I am pretty lucky. I would think any bad luck I have just comes from my mistakes and fucking up. I think I’m usually pretty lucky.

Is it weird to be in a band with your ex?
It works really well. It’s not like Kathy and I got together when we met. We’d known each other for two or three years, and then we were very close and then got together. Now we’ve been apart for about almost another three years, and we get along really well.

Do you have any tricks, patented Hutch Harris moves?
A lot of times, the less energy you put into something, the more you’ll get out of it. I always think when you’re out trying really hard to find someone, you come off as desperate and pathetic, but when you walk around like you don’t care, that’s when everyone wants to jump you. But you can’t pretend. That usually has to come from actually not caring. People read that as confidence.

So you actually don’t care, and that’s working for you?
It has in the past. Right now I think I care, so I don’t get shit.

Porn: how do you feel about it?
I’m not opposed to it, but I don’t partake of it so much anymore. I like the Suicide Girls. I like all the attention they’re getting.


The music you recorded as Hutch and Kathy was pretty folky.
Yeah. A lot of acoustic guitar and harmonica and organ and stuff, but all with drums, so it’s not too far from The Thermals in that it’s just pop songs, but it’s definitely a lot mellower.

Did you make a conscious decision with The Thermals to do something that was less mellow?
I wanted to do a project that I could do really fast and not think too much about. Just write a song and record it as it is. That’s what that Thermals record is. It wasn’t like I want to make a punk album again, just something that’s fast and without a lot of pretense to it.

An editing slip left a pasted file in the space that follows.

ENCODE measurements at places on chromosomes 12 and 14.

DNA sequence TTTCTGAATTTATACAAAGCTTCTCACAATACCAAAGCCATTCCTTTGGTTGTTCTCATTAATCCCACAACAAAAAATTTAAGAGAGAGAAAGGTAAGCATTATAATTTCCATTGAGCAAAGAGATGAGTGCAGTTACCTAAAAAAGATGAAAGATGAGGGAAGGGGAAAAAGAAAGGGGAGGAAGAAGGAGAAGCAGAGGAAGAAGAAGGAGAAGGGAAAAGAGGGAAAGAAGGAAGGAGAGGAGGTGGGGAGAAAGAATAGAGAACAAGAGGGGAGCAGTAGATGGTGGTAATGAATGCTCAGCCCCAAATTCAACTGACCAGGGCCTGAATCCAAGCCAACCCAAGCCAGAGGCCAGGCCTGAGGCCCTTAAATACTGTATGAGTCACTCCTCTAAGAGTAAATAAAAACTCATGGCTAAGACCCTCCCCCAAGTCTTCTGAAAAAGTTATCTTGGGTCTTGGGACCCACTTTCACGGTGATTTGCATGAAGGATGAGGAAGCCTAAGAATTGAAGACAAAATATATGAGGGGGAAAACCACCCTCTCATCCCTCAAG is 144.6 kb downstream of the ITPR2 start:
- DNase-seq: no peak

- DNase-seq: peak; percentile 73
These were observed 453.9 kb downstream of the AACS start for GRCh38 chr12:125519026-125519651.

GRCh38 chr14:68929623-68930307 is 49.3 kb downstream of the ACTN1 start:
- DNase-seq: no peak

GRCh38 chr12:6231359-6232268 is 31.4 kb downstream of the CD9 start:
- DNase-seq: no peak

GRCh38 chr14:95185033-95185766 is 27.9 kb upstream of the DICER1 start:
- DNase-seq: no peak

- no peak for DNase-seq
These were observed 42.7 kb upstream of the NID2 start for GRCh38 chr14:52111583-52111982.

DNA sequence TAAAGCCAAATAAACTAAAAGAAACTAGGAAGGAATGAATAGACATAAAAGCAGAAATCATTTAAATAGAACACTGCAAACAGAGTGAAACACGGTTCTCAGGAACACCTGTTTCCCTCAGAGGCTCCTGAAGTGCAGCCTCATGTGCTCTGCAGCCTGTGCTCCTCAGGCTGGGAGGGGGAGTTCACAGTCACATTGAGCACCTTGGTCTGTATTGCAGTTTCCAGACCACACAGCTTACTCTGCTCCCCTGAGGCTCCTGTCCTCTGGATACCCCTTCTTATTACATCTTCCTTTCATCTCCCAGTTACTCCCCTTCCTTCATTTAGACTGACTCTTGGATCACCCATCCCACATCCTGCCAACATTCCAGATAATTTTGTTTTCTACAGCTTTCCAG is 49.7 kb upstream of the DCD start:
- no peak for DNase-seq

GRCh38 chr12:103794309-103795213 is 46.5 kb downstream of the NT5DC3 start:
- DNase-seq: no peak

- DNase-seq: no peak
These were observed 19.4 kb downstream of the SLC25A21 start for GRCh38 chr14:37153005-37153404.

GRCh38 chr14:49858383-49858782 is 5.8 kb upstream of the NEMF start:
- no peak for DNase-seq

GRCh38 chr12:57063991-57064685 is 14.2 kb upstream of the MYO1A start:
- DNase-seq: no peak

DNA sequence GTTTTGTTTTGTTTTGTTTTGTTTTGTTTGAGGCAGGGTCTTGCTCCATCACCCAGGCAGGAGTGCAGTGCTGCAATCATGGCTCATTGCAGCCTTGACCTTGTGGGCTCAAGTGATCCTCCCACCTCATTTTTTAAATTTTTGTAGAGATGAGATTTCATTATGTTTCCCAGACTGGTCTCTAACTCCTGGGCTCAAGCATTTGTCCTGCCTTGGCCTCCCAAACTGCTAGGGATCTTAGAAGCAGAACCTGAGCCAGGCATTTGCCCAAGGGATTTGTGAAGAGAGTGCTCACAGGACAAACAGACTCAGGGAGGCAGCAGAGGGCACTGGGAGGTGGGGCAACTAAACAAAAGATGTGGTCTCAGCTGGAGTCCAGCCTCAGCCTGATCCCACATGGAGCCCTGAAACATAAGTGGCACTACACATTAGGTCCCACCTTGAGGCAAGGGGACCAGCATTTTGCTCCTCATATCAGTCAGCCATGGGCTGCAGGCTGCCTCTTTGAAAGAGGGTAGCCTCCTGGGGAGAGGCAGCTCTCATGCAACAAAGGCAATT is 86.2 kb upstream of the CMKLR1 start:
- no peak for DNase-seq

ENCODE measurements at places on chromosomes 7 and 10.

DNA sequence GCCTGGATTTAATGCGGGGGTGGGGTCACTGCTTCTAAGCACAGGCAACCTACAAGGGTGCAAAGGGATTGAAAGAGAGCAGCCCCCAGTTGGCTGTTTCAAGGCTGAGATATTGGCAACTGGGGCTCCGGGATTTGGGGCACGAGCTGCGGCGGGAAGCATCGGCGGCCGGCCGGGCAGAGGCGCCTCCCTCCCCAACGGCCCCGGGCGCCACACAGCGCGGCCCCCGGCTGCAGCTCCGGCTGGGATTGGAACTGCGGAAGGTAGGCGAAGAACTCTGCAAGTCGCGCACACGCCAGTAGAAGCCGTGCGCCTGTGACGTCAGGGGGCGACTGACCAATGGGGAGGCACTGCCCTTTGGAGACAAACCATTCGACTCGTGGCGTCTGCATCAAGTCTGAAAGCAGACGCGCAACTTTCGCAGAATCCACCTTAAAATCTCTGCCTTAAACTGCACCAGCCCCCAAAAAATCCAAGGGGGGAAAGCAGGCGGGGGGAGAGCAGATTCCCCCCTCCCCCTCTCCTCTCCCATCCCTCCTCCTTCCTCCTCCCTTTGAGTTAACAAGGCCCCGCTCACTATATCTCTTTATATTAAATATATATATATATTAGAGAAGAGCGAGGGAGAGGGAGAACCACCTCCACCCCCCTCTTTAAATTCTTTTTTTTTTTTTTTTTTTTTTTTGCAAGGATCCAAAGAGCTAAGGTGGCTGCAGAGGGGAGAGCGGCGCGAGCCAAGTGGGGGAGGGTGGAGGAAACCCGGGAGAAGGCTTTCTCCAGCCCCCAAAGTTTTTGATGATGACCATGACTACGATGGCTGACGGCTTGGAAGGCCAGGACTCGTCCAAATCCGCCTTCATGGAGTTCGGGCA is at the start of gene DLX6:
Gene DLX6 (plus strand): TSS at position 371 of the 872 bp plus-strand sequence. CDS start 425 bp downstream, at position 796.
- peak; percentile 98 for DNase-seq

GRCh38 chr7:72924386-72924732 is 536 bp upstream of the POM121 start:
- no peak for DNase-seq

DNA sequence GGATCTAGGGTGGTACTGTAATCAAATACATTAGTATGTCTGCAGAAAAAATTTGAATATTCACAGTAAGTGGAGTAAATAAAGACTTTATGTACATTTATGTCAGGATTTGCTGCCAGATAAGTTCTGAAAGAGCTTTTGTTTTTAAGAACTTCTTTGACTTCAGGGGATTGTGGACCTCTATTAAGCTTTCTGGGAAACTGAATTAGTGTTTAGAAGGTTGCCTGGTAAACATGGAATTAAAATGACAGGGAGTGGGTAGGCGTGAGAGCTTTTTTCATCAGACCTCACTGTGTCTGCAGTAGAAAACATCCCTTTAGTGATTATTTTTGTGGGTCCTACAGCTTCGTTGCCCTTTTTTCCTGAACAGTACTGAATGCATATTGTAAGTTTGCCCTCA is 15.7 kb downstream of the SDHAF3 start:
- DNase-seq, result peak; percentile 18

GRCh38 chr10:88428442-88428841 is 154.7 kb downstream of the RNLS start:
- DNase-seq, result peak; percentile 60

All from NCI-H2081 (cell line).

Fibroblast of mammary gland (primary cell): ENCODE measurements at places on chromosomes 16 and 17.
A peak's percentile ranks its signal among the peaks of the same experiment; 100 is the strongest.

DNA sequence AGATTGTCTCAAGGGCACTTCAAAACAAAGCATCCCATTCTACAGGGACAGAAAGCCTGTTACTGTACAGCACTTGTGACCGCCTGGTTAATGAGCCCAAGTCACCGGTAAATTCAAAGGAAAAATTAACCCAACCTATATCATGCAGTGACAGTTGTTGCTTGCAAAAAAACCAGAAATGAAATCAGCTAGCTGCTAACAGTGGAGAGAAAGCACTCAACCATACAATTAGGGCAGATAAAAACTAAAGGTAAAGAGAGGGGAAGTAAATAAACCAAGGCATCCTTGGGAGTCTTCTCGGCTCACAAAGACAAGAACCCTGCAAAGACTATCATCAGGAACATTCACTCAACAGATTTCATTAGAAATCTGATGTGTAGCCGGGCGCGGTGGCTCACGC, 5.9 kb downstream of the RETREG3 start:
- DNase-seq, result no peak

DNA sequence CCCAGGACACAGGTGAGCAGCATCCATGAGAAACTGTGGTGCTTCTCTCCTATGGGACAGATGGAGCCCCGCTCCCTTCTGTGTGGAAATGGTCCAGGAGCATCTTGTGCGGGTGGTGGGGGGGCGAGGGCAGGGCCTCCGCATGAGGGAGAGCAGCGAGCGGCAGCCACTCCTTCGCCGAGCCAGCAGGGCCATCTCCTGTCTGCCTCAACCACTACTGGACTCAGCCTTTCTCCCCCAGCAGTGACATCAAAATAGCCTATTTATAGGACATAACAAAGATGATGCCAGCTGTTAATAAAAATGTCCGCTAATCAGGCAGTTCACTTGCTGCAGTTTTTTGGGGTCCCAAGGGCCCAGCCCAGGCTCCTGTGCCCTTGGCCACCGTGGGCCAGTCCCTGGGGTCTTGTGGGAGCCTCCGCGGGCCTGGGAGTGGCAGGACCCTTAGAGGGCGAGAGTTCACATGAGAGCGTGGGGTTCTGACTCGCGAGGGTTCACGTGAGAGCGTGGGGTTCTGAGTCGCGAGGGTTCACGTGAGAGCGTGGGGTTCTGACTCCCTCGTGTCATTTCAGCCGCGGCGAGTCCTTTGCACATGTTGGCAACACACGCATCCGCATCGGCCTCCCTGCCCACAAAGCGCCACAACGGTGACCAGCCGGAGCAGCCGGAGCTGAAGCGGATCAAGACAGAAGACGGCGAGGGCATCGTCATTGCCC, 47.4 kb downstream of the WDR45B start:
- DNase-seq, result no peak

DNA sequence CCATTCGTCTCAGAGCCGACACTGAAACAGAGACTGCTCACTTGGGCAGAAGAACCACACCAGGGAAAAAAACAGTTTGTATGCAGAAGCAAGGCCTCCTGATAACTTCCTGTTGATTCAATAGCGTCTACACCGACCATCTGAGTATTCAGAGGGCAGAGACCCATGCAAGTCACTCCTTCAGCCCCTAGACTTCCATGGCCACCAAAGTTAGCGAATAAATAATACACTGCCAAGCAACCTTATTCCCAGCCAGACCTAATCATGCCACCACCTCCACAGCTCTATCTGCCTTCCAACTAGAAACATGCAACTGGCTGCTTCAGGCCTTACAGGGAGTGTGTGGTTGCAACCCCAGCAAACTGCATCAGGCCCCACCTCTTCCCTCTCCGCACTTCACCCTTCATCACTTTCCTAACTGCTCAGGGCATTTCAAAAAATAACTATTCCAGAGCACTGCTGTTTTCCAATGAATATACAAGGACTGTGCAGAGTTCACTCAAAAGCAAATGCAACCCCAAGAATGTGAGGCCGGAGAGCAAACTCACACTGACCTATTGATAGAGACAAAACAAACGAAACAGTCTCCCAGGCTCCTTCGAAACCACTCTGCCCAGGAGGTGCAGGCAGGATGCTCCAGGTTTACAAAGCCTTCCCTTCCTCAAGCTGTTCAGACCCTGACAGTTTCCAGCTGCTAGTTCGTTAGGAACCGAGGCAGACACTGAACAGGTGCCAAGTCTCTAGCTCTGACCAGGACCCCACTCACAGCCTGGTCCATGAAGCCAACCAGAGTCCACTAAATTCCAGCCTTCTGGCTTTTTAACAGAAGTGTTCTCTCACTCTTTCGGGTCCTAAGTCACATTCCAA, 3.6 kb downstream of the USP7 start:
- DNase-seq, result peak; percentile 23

Did the songs happen quickly?
Yeah, all those songs were pretty much written either the morning of the day they were recorded or else the night before.

In "No Culture Icons" you sing, "No new deafness/ no self-reference/ no getting psyched on/ no culture icons." Explain.
It’s so easy to overexpose yourself to media and art. Especially with art — the more people you have doing it, the less quality you’re going to get. But it’s about celebrating that instead of getting down about it.

"I have this dark view of sex a lot of the time. I think about the regret in the morning, or somewhere down the line."

Is it true that the record cost sixty bucks to record?
Actually way less. Closer to like six dollars because the tracks are all on cassette. I was buying cassettes for a dollar at the time and even with outtakes there were only six or seven tapes. Real recording costs were like six or seven dollars.

Sex pt. 2

In "Born Dead" you sing "I can feel the ache and/ I can feel it breaking/ one hand on the head/ one hand on the bed." What’s that about?
I have this dark view of sex a lot of the time. I think about the regret in the morning or somewhere down the line but that song’s just about having a really strong urge or desire for someone and going through with it but maybe a lot of times it’s just not clean. There’s this dark side to it I think.

If The Thermals were a sexual position which one would they be?
Girl on top.

Because you take pleasure in giving someone else control, but you have control by letting someone else take it. It’s letting someone else think they have control when you’re really in control.  


Alison M. Rosen is a New York based writer whose work has appeared in OC Weekly, Rolling Stone, Spin, Village Voice, People, Seventeen and the Los Angeles Times, among others. She graduated from Pomona College and appreciates jokes that begin with "What is the difference between?" She’s currently at work on her first book.